Dividend Stock Analysis

Consolidated Edison Dividend Stock Analysis

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Consolidated Edison (NYSE: ED) is the holding company of three related businesses. Consolidated Edison Company of New York, which supplies electricity, natural gas, and steam to customers in New York City and WestChester…

Orange and Rockland Utilities, which supplies electricity and natural gas to southeastern NY, northern NJ and northeast PA, and other Competitive Energy Businesses, which sell energy on the free market.

The utilities group, which includes CECONY and ORU, provides the majority of the companies earnings.

EPS has been rather erratic, but dividends have shown consistent, albeit slight, increases.  ED has increased it’s dividend every year for 36 years.  A red flag here is free cash flow, which has had a number of negative years.

Dividend growth is sluggish, averaging just 0.88% a year.  ED is content with raising their dividend by $0.02 a year, every year.

Margins have been trending higher, although not by much.  The margins are slim, but for a utility company I was expecting as much.  At least they are being kept steady.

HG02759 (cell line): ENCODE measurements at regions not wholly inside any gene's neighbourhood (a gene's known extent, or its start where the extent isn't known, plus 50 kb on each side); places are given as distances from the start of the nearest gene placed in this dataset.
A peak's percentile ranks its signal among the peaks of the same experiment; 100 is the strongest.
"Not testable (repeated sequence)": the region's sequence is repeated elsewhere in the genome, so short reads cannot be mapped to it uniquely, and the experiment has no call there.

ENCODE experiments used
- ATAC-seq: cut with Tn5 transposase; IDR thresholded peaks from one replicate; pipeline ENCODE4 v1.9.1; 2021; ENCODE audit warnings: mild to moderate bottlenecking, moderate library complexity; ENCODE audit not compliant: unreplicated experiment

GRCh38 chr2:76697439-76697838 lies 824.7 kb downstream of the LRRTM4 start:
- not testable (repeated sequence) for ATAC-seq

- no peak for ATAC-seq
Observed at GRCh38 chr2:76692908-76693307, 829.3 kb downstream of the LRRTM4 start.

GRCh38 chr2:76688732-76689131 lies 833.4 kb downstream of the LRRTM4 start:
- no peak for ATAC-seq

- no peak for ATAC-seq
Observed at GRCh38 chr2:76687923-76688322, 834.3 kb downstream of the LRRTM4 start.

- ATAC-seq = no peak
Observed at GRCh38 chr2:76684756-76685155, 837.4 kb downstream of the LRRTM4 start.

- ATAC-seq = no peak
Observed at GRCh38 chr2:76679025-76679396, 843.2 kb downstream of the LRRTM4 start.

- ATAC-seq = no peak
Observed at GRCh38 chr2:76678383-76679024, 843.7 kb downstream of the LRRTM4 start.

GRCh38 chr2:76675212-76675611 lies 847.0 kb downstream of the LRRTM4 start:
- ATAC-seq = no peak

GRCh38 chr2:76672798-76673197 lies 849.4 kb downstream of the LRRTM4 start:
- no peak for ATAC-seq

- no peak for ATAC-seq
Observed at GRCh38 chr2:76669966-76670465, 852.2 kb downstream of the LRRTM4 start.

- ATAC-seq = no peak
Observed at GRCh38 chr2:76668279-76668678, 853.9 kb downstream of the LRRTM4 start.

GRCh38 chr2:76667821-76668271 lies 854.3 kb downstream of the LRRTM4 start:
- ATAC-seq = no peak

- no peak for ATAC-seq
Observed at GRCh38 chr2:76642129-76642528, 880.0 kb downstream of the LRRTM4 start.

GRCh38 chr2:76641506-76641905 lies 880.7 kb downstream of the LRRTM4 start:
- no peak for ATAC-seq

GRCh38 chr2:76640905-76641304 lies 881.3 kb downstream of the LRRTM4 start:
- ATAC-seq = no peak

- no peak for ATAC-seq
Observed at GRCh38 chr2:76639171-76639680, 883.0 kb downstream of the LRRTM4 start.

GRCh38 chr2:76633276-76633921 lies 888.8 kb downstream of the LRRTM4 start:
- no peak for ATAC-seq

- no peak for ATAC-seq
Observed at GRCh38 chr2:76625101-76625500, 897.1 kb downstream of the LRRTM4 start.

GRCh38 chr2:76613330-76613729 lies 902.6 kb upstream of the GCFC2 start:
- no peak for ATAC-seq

The balance sheet is mediocre, and from my research this is the norm for a utility.  I generally like to see debt / total capital of 35% or under.

Payout ratio is high, averaging between 70 – 100% of net earnings.  I did not include the cash payout ratio, because there were so many years of negative free cash flow.

ED currently trades at $48.18, giving it a trailing p/e of 15.34 and a forward p/e of 14.13.  The yield is currently 4.9%, and calculating any future YOC increases would be pretty simple.  Just add 0.02 to the dividend for every year you plan on holding ED.

At this price, ED is trading above it’s 5 year average low p/e of 11.71 and below it’s 5 year average high yield of 6.13%

To compare:

PG&E trades at 16.61 x earnings and yields 3.88%

CH Energy trades at 19.18 x earnings and yields 4.65%

If you need a utility, you could do worse than ED.  But I really see no reason to invest unless you crave the safety of a regional monopoly, or for diversification reasons.  What you gain in stability and safety from a company like ED you lose in capital appreciation and dividend growth.

If you plan on adding a utility to your portfolio, I would be hesitant to add ED at this price.  I recommend further research, as there may be better deals somewhere else.

Full Disclosure:  I do not own any ED.  My full list of holdings can be seen here

I'm a dividend growth investor who is aiming to retire early in 5 years at the age of 45. My goal is to live off the income my dividend portfolio and rental property produce exclusively and leave the corporate rat race. I hope you will join me in this journey!

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